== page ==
Following the decision of the Supreme Court of England and Wales that Human Genome Sciences Inc’s (HGS) patent for Neutrokine-α was not invalid for lack of industrial applicability, the Court of Appeal has decided the remaining validity issues in relation to three claims. It upheld the first instance decision that one of these claims was valid, and reversed the finding that the other two were insufficient.


Eli Lilly and Co (Lilly) brought an action to revoke EP0939804 (the patent) held by HGS. The patent disclosed the nucleotide and amino acid sequence of a new member of the Tumor Necrosis Factor ligand superfamily, called Neutrokine-α. This family of proteins is involved in inter-cellular signaling in inflammation and immune responses. HGS discovered Neutrokine-α using bioinformatics and filed the patent before any practical use had been identified. The patent identifies Neutrokine-α and includes a long list of uses based solely upon what was known about other members of the family.

In opposition proceedings at the European Patent Office (EPO), the opposition division revoked the patent on the basis that the invention lacked inventive step. Subsequently, in the High Court, Kitchin J held that the patent was invalid for lack of industrial applicability and obviousness, while the claims to pharmaceutical and diagnostic compositions were invalid for insufficiency. Both decisions were appealed.

The Court of Appeal decided to uphold Kitchin J’s decision rather than following the decision of the EPO’s technical board of appeal. The Supreme Court decided unanimously to allow a further appeal and held that Kitchin J and the Court of Appeal had not applied properly the relevant principles of patent law in this case. The case was remitted to the Court of Appeal to deal with the outstanding issues of the validity of claims 13, 18 and 19 of the patent.


At the time the patent was filed, no one knew whether Neutrokine- α or any of its antibodies would actually be valuable products. Research since then has led to identification of specific antibodies to Neutrokine-α that were promising for the treatment of diseases such as lupus and rheumatoid arthritis. All these products have their own patents. If claim 13 was valid, the developers of these downstream products would have to pay royalties to HGS as holder of the master claim to all Neutrokine-α antibodies.

Lilly argued insufficiency on the basis that even though individual antibodies could be isolated and made, the patent gave no clue as to which, if any, actually had any practical use, and it would take significant effort to identify those that did. This argument was rejected by the Court, as the skilled reader was not led to expect any specific activity. Claim 13 did not contain any limitation to usefulness, only a multitude of possibilities, and simply identified an antibody that specifically binds to Neutrokine-α. That in itself is its potential utility. The Court deemed it irrelevant whether discerning any particular specific utility might involve undue effort, or that one product might well be less useful than another.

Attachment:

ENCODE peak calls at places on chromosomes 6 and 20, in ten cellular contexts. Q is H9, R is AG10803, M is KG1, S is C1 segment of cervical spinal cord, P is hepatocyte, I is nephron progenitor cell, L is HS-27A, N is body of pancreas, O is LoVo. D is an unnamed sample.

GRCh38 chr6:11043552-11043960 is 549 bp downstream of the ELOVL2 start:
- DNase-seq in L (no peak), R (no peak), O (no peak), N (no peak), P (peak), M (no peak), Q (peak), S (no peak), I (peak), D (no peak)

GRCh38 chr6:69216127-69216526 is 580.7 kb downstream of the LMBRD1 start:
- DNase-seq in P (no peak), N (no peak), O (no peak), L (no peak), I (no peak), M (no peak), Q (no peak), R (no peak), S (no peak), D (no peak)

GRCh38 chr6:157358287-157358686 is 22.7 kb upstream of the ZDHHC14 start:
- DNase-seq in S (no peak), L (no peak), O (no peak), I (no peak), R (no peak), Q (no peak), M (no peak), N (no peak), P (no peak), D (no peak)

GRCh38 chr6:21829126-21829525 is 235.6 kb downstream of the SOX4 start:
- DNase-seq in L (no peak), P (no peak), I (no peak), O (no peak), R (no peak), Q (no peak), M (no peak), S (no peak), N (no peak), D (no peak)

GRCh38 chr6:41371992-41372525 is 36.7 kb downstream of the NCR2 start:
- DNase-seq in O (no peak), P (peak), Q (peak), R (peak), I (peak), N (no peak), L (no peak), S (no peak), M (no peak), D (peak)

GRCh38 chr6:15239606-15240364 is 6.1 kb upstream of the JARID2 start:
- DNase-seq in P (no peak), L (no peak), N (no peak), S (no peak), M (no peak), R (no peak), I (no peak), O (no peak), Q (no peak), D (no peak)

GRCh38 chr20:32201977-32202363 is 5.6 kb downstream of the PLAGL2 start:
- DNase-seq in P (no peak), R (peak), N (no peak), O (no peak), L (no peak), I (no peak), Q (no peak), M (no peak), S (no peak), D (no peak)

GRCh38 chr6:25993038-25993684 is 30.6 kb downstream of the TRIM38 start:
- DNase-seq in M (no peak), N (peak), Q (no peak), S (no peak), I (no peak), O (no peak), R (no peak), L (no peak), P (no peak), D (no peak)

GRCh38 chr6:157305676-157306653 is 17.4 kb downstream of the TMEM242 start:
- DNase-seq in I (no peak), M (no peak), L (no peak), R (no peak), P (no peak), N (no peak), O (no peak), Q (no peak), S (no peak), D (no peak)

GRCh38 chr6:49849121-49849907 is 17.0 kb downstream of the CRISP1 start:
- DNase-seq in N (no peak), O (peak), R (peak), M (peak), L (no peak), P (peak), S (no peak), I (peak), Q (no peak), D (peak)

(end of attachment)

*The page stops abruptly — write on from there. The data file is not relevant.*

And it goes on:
HGS contended that Kitchin J had proceeded on an erroneous construction in relation to claims 18 and 19 because, read in the context of the specification as a whole, the skilled reader would not have expected the patentee to have intended these claims to be directed to compositions with immediate practical use. This was in line with the Supreme Court judgment that the phrase “a pharmaceutical/diagnostic composition” was a common way of claiming an ingredient in a packaged form and did not promise any particular effect. It followed, therefore, that the claims were only for compositions that could be formulated as suitable for administration as a pharmaceutical, or suitable for use as a diagnostic. That could be done, so the claims were sufficient. The Court of Appeal accepted this submission, finding all the claims considered to be valid.


The finding of validity of these claims was not much of a surprise considering the interpretation of the Supreme Court. Sir Robin Jacob, however, made an interesting comment relating to potential royalty rates: “The question would be, what is a “reasonable term” fixing the amount payable, and the assessment of that might well include the degree of risk, expense and work incurred by the respective parties”. This seems to caution HGS over the level of royalty payments it sets in relation to a patent that did not involve the effort and expense that developing a useable pharmaceutical involves.